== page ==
Planning applications


Recent statements in this category are shown below:

  • Chiltern District Council (17 002 975)

    Statement Not upheld Planning applications 20-Nov-2017

    Summary: The Council did not clearly explain its professional judgement decision to grant permission for Mr X's neighbour Mr Y's two storey extension. But this did not amount to fault. It was for officers to determine whether to recommend the application for refusal. The application was also considered by the Council's Planning Committee, and Members voted to grant permission. There was no fault in the committee's decision making process.

  • Cornwall Council (17 008 584)

    Statement Upheld Planning applications 17-Nov-2017

    Summary: Ms X complained about the Council's decision to approve a housing development on land near her home. The decision was made without fault, but the plans were not named and presented clearly on the Council's website.

  • London Borough of Lambeth (17 004 516)

    Statement Not upheld Planning applications 17-Nov-2017

    Summary: I have ended my investigation into Mr B's complaint about the Council's handling of a planning application for a housing development next to his home. This is because the Council's decision to approve the application was not affected by fault.

  • Wokingham Borough Council (17 001 013)

    Statement Not upheld Planning applications 17-Nov-2017

    Summary: There is no evidence that the Council failed to properly consider a minor material amendment application for a planning application. It was properly considered by a planning committee and therefore the Ombudsman will not challenge the professional judgement of this decision.

  • London Borough of Bexley (16 018 681)

    Statement Upheld Planning applications 16-Nov-2017

    Summary: The complaint is about the Council's view of where ground levels lay in applications for prior approval for permitted development. The complainant says an officer refused to change her decision when he showed her it was wrong. I see no evidence of fault that has led to a significant injustice.

  • West Oxfordshire District Council (17 012 050)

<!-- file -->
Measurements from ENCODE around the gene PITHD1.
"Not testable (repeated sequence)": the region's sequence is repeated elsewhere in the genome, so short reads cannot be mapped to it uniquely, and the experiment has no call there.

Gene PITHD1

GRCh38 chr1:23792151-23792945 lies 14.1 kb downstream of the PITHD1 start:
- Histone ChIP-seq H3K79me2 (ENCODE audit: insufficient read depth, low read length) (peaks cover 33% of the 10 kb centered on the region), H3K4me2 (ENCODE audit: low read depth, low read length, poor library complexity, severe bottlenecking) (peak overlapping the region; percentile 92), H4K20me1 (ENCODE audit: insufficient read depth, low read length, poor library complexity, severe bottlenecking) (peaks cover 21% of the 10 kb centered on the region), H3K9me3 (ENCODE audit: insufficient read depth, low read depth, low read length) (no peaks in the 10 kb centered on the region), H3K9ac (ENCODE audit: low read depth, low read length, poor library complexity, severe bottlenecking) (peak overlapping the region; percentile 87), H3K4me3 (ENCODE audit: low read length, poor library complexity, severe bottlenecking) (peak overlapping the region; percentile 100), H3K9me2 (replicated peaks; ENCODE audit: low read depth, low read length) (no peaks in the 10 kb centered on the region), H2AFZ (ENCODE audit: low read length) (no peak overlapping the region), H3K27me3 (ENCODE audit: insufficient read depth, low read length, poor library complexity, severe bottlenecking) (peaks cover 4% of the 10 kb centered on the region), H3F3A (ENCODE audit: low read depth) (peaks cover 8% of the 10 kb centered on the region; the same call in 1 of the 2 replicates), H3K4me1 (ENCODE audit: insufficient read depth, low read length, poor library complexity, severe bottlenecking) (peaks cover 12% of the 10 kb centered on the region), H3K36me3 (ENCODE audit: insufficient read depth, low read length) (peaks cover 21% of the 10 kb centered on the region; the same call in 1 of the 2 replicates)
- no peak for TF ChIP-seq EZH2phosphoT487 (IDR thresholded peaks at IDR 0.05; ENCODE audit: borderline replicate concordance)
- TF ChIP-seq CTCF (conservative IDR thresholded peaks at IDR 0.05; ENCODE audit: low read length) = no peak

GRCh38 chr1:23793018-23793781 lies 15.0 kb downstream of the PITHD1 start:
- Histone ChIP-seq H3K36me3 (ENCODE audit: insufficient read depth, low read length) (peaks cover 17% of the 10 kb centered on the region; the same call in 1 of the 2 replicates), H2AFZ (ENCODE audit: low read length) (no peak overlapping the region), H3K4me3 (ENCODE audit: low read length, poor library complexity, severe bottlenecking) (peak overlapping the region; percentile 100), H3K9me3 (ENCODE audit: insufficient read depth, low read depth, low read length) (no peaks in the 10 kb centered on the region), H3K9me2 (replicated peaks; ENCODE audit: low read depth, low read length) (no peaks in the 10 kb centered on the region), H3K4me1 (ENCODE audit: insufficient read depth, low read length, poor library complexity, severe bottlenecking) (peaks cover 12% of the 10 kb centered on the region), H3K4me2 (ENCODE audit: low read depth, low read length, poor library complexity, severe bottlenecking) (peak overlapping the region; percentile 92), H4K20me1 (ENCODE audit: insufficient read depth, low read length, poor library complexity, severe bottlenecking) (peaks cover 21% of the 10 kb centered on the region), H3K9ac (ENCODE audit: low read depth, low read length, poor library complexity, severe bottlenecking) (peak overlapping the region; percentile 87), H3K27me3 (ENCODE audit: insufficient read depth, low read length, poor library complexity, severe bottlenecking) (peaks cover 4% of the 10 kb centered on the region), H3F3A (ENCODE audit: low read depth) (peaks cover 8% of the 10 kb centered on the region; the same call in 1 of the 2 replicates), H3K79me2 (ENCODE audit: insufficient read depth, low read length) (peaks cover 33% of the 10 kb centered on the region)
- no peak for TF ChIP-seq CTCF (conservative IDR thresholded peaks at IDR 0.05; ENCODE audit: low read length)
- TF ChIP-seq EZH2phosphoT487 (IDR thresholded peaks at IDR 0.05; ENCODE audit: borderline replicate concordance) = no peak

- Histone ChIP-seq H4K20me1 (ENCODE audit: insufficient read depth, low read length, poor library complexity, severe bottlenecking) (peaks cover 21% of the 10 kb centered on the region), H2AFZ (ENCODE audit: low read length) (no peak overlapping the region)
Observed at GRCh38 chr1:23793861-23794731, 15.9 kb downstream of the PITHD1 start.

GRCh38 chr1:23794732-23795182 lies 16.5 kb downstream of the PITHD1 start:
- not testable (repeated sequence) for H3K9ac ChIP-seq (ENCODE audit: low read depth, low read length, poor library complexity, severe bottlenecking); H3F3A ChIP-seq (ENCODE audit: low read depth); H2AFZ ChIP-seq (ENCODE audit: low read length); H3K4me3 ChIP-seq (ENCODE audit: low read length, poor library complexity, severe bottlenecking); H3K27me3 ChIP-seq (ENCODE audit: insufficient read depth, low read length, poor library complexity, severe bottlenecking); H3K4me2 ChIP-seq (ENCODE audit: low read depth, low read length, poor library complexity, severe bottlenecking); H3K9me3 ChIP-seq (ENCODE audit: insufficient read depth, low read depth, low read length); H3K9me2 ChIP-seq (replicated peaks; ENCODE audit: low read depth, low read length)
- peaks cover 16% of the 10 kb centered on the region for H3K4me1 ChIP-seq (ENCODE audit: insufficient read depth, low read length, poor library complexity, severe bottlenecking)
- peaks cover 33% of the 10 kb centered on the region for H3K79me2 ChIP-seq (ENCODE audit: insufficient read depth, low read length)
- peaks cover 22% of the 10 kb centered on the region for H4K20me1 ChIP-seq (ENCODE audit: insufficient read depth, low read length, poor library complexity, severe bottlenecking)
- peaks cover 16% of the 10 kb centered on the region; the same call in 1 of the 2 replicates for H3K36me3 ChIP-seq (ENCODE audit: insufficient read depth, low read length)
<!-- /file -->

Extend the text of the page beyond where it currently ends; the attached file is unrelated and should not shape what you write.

Statement Closed after initial enquiries Planning applications 16-Nov-2017

    Summary: Mr and Mrs X complain about a neighbour's planning application to convert a garage to a bedroom and extension. The Ombudsman will not investigate this complaint because there is no evidence of fault.

  • Welwyn Hatfield Borough Council (17 001 053)

    Statement Upheld Planning applications 16-Nov-2017

    Summary: The Ombudsman upholds this complaint as there was fault in the way the Council dealt with reports about a bin store. I consider the Council's previously offered apology with some additional agreed service improvements is enough to remedy the complaint.

  • Fenland District Council (16 018 326)

    Statement Upheld Planning applications 15-Nov-2017

    Summary: The Council was at fault because in their report to the Planning Committee, officers omitted to fully assess the impact of reserved matters proposals on Mr X's amenity. But, committee members were aware of this issue in making their decision. So, Mr X did not suffer significant injustice through this fault in the decision- making process.

  • London Borough of Sutton (16 018 028)

    Statement Closed after initial enquiries Planning applications 15-Nov-2017

    Summary: The Ombudsman will not investigate this complaint about housing development near the complainant's home. It is too late to complain about the Council's decision to grant planning permission in 2014 and, in any case, it is unlikely he would find evidence of fault affecting that decision. The Ombudsman should not investigate a complaint about planning conditions relating to glazing as it is unlikely he would find evidence of fault by the Council causing the complainant significant injustice.

  • Shropshire Council (16 016 196)

    Statement Closed after initial enquiries Planning applications 15-Nov-2017

    Summary: Mr X complains the Council decide a planning application under delegated authority which meant he could not object in person. He says had he been able to state his case to the planning committee the outcome may have been different. The Ombudsman will not investigate this complaint as it is unlikely we will find fault in the Council's actions.

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